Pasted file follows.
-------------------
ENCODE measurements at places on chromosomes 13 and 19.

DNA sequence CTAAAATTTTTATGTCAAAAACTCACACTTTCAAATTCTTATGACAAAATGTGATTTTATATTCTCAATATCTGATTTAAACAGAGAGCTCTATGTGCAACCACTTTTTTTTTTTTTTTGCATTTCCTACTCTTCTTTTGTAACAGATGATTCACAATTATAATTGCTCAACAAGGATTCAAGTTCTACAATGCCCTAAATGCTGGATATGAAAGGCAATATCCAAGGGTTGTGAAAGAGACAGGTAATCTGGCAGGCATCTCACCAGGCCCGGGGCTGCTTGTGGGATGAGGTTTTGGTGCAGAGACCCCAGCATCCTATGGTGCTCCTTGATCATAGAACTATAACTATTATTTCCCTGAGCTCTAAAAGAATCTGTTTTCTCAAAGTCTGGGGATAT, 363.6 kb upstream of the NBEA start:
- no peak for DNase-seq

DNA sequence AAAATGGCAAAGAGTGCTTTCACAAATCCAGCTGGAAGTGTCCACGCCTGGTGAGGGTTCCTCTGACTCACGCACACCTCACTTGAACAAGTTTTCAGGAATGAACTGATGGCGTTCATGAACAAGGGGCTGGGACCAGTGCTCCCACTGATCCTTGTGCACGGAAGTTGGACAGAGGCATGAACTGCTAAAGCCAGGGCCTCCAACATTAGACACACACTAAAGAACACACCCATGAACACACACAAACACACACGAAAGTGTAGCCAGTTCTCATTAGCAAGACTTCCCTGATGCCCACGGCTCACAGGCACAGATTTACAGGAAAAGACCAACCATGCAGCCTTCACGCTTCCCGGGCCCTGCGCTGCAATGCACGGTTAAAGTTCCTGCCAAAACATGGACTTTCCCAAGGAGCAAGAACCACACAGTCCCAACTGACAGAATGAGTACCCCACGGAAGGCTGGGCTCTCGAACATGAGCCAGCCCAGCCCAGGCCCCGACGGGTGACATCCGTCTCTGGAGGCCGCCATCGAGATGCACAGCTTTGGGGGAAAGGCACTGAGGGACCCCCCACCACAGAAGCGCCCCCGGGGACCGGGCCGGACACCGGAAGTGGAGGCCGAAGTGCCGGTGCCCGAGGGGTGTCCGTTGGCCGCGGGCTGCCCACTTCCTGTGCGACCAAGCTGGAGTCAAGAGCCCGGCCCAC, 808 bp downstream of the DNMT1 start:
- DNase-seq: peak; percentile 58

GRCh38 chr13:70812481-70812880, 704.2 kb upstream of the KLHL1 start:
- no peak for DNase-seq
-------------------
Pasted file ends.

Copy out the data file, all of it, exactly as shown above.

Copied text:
ENCODE measurements at places on chromosomes 13 and 19.

DNA sequence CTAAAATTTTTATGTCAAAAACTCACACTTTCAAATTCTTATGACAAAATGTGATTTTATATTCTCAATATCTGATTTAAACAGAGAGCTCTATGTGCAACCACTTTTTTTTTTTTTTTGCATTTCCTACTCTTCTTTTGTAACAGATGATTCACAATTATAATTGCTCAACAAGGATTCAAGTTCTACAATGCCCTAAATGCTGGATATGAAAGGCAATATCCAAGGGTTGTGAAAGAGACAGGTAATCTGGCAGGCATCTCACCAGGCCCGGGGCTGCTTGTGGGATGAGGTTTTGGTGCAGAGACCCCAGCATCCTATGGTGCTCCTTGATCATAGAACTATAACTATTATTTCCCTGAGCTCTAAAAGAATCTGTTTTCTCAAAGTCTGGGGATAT, 363.6 kb upstream of the NBEA start:
- no peak for DNase-seq

DNA sequence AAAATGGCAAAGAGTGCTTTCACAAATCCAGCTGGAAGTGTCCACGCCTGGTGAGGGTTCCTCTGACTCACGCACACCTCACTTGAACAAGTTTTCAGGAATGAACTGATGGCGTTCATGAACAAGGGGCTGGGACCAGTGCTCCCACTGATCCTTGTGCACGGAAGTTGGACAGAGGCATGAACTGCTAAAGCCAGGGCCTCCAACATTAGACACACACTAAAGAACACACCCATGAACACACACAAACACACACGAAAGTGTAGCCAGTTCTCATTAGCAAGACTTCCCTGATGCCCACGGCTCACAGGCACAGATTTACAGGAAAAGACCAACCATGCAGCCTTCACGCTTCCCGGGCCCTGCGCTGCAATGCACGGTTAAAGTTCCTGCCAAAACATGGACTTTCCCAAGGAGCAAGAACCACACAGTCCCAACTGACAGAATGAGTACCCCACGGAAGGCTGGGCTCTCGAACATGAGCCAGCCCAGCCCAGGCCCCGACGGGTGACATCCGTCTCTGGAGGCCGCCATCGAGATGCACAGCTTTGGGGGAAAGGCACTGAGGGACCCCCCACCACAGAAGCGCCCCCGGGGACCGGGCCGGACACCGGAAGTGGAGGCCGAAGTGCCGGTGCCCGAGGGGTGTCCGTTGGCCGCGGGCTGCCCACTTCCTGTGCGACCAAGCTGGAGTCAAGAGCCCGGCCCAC, 808 bp downstream of the DNMT1 start:
- DNase-seq: peak; percentile 58

GRCh38 chr13:70812481-70812880, 704.2 kb upstream of the KLHL1 start:
- no peak for DNase-seq